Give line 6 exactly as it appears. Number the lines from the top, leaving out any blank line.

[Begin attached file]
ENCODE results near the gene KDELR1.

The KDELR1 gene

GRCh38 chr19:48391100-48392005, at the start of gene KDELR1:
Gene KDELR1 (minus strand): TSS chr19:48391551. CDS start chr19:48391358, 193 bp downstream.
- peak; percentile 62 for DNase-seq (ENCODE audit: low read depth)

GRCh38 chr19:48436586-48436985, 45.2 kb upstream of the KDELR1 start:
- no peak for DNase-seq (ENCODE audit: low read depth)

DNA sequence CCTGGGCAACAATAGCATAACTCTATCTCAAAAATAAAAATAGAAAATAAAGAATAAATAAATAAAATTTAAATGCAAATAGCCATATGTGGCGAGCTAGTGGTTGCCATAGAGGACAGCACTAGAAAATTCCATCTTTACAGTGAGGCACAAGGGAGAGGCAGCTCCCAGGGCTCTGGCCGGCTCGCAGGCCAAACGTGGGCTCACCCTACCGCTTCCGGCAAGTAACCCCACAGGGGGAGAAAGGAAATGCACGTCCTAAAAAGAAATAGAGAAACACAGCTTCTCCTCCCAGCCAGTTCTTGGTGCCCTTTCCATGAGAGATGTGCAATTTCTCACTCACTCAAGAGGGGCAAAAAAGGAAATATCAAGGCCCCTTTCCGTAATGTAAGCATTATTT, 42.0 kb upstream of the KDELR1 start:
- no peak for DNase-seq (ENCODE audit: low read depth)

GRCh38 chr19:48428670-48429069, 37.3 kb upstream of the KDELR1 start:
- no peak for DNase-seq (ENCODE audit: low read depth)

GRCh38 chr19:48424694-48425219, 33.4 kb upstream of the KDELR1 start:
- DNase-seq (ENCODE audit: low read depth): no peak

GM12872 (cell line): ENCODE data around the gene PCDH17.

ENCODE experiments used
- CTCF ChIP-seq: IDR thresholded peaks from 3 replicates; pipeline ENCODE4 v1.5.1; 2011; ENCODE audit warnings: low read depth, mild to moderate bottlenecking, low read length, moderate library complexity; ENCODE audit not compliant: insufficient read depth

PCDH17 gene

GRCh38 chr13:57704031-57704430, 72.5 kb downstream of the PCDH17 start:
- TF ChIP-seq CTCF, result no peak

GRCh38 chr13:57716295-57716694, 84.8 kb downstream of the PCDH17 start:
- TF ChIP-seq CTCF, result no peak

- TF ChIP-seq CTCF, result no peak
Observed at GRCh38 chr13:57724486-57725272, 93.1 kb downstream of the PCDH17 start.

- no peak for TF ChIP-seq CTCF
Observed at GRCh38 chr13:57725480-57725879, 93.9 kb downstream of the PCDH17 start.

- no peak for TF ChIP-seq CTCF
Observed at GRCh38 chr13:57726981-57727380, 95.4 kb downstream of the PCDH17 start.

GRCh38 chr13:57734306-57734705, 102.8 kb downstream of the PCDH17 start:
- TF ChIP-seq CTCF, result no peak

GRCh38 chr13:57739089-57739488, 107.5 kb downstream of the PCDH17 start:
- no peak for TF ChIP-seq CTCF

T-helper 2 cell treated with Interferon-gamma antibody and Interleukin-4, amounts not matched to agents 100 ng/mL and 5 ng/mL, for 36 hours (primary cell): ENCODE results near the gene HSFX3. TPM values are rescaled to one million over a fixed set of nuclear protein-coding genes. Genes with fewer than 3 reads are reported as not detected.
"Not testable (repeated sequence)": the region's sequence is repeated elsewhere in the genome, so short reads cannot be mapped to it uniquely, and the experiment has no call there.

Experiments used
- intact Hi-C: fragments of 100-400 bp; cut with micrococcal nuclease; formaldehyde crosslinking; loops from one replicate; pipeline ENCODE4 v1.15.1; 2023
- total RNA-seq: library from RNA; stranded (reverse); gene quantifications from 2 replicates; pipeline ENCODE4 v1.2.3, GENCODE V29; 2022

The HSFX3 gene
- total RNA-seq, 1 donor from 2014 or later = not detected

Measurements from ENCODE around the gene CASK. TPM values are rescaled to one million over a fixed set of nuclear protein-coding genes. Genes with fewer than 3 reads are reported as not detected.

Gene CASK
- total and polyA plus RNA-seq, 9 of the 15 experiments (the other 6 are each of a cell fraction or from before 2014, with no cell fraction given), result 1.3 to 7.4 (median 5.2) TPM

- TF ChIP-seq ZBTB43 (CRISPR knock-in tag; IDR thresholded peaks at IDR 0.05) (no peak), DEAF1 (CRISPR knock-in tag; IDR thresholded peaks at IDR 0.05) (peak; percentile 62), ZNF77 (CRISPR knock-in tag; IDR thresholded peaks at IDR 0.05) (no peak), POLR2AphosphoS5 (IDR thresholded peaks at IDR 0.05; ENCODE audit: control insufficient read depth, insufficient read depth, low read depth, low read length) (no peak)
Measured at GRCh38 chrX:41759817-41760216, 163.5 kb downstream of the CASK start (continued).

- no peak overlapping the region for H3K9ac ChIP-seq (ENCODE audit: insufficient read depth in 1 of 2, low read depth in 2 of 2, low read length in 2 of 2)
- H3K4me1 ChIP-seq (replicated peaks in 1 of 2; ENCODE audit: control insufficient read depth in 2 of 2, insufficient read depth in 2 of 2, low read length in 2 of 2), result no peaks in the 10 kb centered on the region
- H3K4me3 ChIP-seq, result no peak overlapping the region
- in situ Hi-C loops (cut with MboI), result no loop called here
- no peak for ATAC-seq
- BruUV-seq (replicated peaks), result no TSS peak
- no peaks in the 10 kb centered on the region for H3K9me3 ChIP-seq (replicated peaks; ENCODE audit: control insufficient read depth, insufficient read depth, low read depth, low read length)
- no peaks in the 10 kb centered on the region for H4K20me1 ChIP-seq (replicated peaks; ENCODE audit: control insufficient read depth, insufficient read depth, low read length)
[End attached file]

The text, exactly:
GRCh38 chr19:48436586-48436985, 45.2 kb upstream of the KDELR1 start: